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Cosmopolitanism and China:
Toward a Literary (Re)Construction

An international syposium sponsored by the Center for Comparative Literature and Cultural Studies, Tsinghua University, Beijing, and the Telos-Paul Piccone Institute, New York

August 21, 2014
Beijing, China


Click here to view the conference program (PDF).

Conference Description

Cosmopolitanism is first of all a political-philosophical concept, with a strong ethical component, and it is consequently closely related to literature and culture in the current global context. Its fundamental meaning is that all human beings, regardless of their ethnic or other affiliations, belong to a single, overarching social community. This idea is very close to the contemporary construction of the discourse of globalization, according to which people all live in a vast "global village," sharing fundamental ethical values and rights that transcend individual nations or regions. In the West and internationally, the acceleration of globalization in general has led more and more humanities scholars to construct a theoretical discourse of globalization. Thus, cosmopolitanism has once again become a current theoretical topic. This term frequently appears in the works of philosophers and sociologists, and recently, it is sometimes quoted and discussed by literary and cultural studies scholars as well. Most of these discussions interpret and deal with cosmopolitanism from the perspectives of political philosophy and culture, but also touching upon literary and cultural production and criticism, and the recent interest in world literature is undoubtedly associated with the rise of cosmopolitanism in the contemporary era

According to Craig Calhoun, cosmopolitanism means different things in different contexts. It refers to the world as a totality rather than individual places or communities. It also indicates that those holding this perspective feel quite at home in a diversified community. Sometimes, it is used to describe the unique characteristics of a city, such as "New York or London, contemporary Delhi or historical Alexandria." If we start from a Chinese perspective, we can easily add two more cities: Shanghai and Hong Kong. But Calhoun does not deal with cosmopolitanism in other regions in the world. The present project seeks to approach cosmopolitanism from literary and cultural perspectives that might transcend Eurocentric and Western-centric modes of thought, focusing specifically on cosmopolitanism and China. The contributions focus on alternative cosmopolitanisms—on the one hand, Confucian doctrines that have for the most part not been received in the Western consideration of the term and, on the other hand, new perspectives that result from the way in which the Western concept has been translated and received by intellectuals in modern China. These contributions will hopefully open up the concept of cosmopolitanism to the kinds of perspectival shifts that come with an earnest appreciation of the variety of the world's cultures and societies.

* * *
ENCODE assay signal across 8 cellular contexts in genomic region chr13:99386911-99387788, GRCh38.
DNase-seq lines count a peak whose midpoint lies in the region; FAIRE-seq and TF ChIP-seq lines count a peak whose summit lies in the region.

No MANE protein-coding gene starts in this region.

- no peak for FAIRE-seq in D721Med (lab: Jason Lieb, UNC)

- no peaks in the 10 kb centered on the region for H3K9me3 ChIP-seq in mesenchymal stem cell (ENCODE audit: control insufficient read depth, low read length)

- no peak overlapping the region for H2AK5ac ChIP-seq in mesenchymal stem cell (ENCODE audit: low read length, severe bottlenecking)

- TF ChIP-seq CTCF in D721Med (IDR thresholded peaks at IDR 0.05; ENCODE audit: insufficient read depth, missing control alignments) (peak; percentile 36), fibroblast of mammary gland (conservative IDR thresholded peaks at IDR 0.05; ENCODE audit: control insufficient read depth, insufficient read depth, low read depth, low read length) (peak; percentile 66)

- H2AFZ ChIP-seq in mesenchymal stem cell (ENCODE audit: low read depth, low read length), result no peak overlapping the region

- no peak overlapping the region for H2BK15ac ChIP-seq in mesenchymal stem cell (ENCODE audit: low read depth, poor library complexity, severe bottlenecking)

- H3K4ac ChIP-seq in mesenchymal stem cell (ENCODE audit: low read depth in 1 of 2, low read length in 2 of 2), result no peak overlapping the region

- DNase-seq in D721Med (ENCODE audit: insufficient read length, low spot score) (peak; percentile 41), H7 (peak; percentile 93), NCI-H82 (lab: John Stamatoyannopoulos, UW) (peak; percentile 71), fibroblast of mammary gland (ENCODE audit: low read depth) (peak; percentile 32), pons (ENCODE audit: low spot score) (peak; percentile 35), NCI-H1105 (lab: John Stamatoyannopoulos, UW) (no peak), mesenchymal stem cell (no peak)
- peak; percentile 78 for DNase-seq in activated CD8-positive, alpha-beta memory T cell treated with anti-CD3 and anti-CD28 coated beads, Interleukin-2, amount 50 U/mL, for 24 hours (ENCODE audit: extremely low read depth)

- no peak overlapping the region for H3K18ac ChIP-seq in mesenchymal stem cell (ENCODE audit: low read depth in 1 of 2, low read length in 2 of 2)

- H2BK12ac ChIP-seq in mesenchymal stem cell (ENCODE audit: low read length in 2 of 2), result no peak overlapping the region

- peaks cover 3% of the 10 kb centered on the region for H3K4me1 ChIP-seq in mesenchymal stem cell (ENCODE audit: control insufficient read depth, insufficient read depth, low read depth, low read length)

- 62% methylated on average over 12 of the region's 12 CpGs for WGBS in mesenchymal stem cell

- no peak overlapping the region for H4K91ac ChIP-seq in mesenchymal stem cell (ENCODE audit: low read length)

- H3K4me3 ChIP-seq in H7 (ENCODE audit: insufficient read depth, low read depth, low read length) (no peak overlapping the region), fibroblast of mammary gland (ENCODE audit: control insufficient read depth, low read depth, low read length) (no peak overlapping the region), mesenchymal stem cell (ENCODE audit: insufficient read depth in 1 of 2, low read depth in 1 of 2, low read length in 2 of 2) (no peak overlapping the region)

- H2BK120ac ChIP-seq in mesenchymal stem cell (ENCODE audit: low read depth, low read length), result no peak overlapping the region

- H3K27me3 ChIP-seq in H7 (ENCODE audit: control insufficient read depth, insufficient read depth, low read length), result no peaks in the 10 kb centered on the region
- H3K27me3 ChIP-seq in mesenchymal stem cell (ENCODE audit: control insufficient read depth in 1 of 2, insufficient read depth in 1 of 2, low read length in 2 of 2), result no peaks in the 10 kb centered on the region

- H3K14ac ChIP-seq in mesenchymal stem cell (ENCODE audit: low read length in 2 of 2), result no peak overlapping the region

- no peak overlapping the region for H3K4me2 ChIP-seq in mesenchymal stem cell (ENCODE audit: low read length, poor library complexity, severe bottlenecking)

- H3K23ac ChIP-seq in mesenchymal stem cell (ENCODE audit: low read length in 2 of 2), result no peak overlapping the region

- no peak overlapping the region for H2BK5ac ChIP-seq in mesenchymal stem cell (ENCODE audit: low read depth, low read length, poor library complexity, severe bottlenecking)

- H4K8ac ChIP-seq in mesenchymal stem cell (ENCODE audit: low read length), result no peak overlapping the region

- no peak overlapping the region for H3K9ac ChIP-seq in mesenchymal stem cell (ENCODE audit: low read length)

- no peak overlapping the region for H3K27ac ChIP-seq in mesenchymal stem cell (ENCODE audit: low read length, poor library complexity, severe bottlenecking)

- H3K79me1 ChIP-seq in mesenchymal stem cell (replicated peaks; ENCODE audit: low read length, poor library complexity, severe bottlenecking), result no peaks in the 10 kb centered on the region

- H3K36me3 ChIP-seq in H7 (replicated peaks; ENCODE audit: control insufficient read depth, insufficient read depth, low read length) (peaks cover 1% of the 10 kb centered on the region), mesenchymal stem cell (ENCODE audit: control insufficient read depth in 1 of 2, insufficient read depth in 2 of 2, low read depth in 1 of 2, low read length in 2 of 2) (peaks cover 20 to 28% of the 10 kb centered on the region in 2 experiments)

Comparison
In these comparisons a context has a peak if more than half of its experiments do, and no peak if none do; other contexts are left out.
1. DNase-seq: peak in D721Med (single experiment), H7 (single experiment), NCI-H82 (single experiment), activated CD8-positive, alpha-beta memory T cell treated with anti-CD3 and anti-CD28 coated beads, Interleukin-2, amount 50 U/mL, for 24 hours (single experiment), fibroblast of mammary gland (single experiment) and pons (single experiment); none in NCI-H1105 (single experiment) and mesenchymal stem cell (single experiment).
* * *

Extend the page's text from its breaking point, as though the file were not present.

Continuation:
Conference Location

Huiying Ting Meeting Room
Xijiao Hotel, 18 Wangzhuang Road, Beijing


Schedule

Morning Session
9:00 to 12:00

Welcome

Chair: Wang Ning

Welcoming remarks on behalf of the Telos-Paul Piccone Institute
David Pan, The Telos-Paul Piccone Institute

Panel 1

Chair: David Pan

Cosmopolitanism Revisited: A Cultural Perspective
Wang Ning, Tsinghua University/Shanghai Jiao Tong University

Cosmopolitanism and Alternative Modernity in Twentieth-Century China
Sheldon Lu, University of California at Davis

Cosmopolitan Translation and Cross-Cultural Paradigms: A Chinese Perspective
Sun Yifeng, Lingnan University, Hong Kong

Panel 2

Chair: Wang Ning

Does Cosmopolitanism Have a Language?: Chinese and English in a Multi-Polar World
David Pan, University of California at Irvine

The Construction of Chinese Nationalism within the Framework of Post-Colonialism since Mao
Jin Huimin, Institute of Literature, Chinese Academy of Social Sciences

Afternoon Session
13:30 to 17:30

Panel 3

Chair: David Pan

From Shanghai Modern to Shanghai Postmodern: A Cosmopolitan View of China's Modernization
Wang Ning, Tsinghua University/Shanghai Jiao Tong University

Cosmopolitanism in Ordeal: Cultural Reveries and Political Anxieties in Xu Xu's "Modern Tales of the Strange"
Wang Xiaoping, Xiamen University

Discussion

Chair: Wang Ning












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